History of Art Education

  • (1800's) Closed-Ended Drawing Instruction

    (1800's) Closed-Ended Drawing Instruction
    In the 1800's art education was integrated in public schools in order to support the social order. The nation needed draftspeople and engineers, and so a curriculum of "closed ended" mechanical drawing was implemented. Drawing was taught as a science.
  • First Law Requiring Art Instruction (1870)

    First Law Requiring Art Instruction (1870)
    In 1870, In Massechusetts, the first law requiring art instruction in Massechusetts high schools was passed.
  • (1920's - 40's) John Dewey

    (1920's - 40's)  John Dewey
    In the 1920's John Dewey championed the "Child-Centered" approach as a response to the closed ended art instruction of the previous century. The child centered approach focused on the needs of the child as apposed to the needs of society. This approach utilized reletively unstructured art activities, to promote self expression and experiential learning. It was designed to be developmentally appropraite for the age of the child.
  • (1940's - 50's) 1947

    (1940's - 50's) 1947
    Viktor Lowenfeld continued the work of Dewey. Art education is focused on the holistic nature of the child. Art is seen as a humanizing and therapeutic activity. Creativity is nurtured through the freedom of expression.
  • Sputnik Launched: Back to Basics.

    Sputnik Launched: Back to Basics.
    The launching of Sputnik causes a scare in the American Public. Public education responds with a "Back To Basics" approach for the benefit of the social order. Art is scene as "soft" and lacking in substance.
  • (1960's) Back to Basics

    (1960's) Back to Basics
    Because Art Education is seen as "soft," much art instruction also takes the "Back to the Basics" approach. This represents a shift from the experiential child centered approaches to a movement of presenting art as a "body of knowledge" focusing on content and structure. This "Subject Centered" approach grew gradually over the years to become "Dicipline Centered" art education.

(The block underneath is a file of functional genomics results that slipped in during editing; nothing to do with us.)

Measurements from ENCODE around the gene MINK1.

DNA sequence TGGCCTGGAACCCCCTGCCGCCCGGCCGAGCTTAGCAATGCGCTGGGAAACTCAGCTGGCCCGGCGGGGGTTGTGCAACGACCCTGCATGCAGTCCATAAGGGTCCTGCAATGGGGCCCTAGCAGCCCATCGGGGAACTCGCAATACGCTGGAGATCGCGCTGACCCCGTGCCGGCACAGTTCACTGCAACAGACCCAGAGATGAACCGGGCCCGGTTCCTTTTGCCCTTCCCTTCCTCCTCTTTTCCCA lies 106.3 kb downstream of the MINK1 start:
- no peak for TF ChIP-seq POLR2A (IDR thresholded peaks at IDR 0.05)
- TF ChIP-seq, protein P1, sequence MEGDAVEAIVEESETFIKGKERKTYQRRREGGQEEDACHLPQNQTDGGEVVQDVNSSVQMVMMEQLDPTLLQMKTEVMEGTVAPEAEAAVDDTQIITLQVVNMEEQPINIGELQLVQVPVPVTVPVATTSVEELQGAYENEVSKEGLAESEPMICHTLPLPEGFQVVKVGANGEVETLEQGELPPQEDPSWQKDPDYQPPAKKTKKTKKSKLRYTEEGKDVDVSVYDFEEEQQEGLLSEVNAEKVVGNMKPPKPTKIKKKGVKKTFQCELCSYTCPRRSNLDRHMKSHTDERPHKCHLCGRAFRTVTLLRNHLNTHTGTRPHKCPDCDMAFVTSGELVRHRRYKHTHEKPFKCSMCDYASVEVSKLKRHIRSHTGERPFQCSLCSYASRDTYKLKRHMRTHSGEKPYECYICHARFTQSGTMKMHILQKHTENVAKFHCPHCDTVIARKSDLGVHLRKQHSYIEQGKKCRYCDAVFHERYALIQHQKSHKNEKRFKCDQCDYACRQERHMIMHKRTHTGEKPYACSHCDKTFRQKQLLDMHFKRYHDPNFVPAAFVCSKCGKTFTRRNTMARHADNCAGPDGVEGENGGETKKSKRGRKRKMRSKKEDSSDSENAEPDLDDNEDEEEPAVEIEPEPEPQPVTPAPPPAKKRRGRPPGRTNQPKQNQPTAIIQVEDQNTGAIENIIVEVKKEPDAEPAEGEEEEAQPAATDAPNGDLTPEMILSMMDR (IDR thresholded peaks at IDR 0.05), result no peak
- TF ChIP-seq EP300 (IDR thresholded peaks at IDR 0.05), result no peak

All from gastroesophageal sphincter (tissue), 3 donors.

• (1980's) DBAE

    (1980's) DBAE
    In the 1980's the subject centered approach to art education became formalized as DBAE or Discipline Based Art Education. Infusing the curriculum with content and structure, art educators sought to validate art instruction in public schools by making art instruction more similar to instruction in other academics subjects such as math and science. DBAE focused on 4 components of art instruction including Production, Criticism, Aesthetics, and Art History.
  • (1990's) DBAE Evolves

    (1990's) DBAE Evolves
    Throughout the 1990's many art instructors critiqued DBAE for its tendency to get away from studio art production. DBAE evolves by the inclusion of Multi-Cultural Educational philosophies. Art teachers try to balance the Subject and Child centered approaches to find art instruction that attends to the needs of the child, while considering the needs of society.
  • (1990's) Goals 2000: Educate American Act

    (1990's) Goals 2000: Educate American Act
    Goals: 2000: Educate America Act was a standards based education reform project started in the 1990's which identified the arts as "core subjects" equal in importance to the academic subjects, and mandating their teaching in grades k-12. Called for the creation of National Visual Art Standards.
  • (1994) Visual Art Education Standards

    (1994) Visual Art Education Standards
    The first iteration of National Visual Art Education Standards is released by the NAEA.
  • (2014) New National Visual Arts Standards

    (2014) New National Visual Arts Standards
    The new and updated national visual arts standards are released.